Nick Dowling, owner of the Blue Rock Inn on Route 211, withdrew a pending application that was expected to come up for public hearing before the Rappahannock County Planning Commission on Wednesday, June 16. Dowling originally applied for a special exception permit to operate a “conference center or resort” as defined by county code, which would have allowed him to provide temporary lodging, meals, entertainment and recreation to more than 40 guests on the 79.5-acre Blue Rock property.
On Dowling’s behalf, attorney Michael Brown addressed an official withdrawal letter on Tuesday morning to Rappahannock County Planning Commission Chair Keir Whitson and Michelle Somers, county zoning administrator. Brown wrote: “My client understands that this withdrawal will result in the application being removed from the Planning Commission’s and zoning office’s active files and the cancellation of the public hearing presently schedule [sic] for Wednesday evening, June 16.
“My client does not take this action lightly,” Brown continued. “Rather, after hearing the initial public comment and discussions with some of the nearby property owners, we want to take this opportunity to further develop and supplement the application materials. Our goal is to ensure that any improvements or enhancements we make to Blue Rock are done in a way consistent with the broad interests of the community including the pastoral beauty, privacy, and peaceful qualities that we all love about Rappahannock County. In the meantime, we look forward to the impending reopening of the Blue Rock under the existing parameters.”
Just last week, another of Dowling’s pending applications, this one to obtain a commercial use permit for a five-bedroom structure on Blue Rock’s 79.5-acre property for which the previous owners had obtained a permit in 2006 on the condition that it would not be used for commercial purposes, arrived on the table before the Rappahannock County Board of Supervisors. The application met opposition from neighbors and a lukewarm reception from supervisors.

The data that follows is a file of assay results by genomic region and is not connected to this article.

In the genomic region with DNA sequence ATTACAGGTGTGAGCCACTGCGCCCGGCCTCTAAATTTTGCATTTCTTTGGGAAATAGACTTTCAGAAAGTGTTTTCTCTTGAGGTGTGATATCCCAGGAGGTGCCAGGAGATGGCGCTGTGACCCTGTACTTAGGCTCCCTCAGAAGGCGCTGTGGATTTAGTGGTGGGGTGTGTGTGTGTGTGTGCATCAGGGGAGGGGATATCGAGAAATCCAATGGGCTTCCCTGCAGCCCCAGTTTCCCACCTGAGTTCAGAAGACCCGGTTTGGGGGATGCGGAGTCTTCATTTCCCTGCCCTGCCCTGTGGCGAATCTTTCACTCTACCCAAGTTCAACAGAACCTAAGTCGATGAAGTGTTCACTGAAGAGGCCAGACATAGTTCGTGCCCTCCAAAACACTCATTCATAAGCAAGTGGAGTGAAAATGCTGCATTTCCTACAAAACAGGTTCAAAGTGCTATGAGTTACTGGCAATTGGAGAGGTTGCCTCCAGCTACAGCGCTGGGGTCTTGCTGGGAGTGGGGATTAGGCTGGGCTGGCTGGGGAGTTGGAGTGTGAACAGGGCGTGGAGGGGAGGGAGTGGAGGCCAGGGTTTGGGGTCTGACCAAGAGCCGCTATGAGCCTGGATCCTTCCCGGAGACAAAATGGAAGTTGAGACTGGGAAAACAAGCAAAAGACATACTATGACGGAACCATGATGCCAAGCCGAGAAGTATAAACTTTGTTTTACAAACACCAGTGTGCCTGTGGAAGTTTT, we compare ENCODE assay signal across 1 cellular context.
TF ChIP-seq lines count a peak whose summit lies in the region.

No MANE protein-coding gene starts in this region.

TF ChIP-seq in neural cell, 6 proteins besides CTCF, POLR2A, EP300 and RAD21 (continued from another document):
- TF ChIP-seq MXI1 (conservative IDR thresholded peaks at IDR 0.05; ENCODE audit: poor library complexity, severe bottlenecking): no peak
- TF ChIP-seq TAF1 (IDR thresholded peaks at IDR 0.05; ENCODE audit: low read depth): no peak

“Two things,” said Jackson District Supervisor Ron Frazier. “We shouldn’t overturn the previous board’s vote [prohibiting commercial use], and we should certainly not do anything until we see a master plan.”
Stonewall-Hawthorne District Supervisor Chris Parrish agreed and added that something seemed suspicious about “the whole thing,” citing Dowling’s proposal to install a Tesla charging unit on the property. “I would be not inclined to approve this until we see what the whole picture is,” he said.
Dowling’s vision for the revitalized Blue Rock, before withdrawing this latest special exception application, included more than 20 overnight guest rooms fetching between $300 and $450 a night, an “all-day tasting room,” a gift shop, and a full-service 50-seat restaurant where guests could enjoy a menu by Chef Bin Lu, who, since 2019, has been at the helm of a Michelin two-star restaurant in Washington, D.C.
Deprived of a warm embrace from the community — or at least those in the community who attend public meetings — it seems Dowling is deciding to scale back his concept to a more modest proposal for a few guest rooms and the Blue Rock restaurant.
Dowling expressed interest in speaking with the Rappahannock News but could not be reached for comment before this story went to press.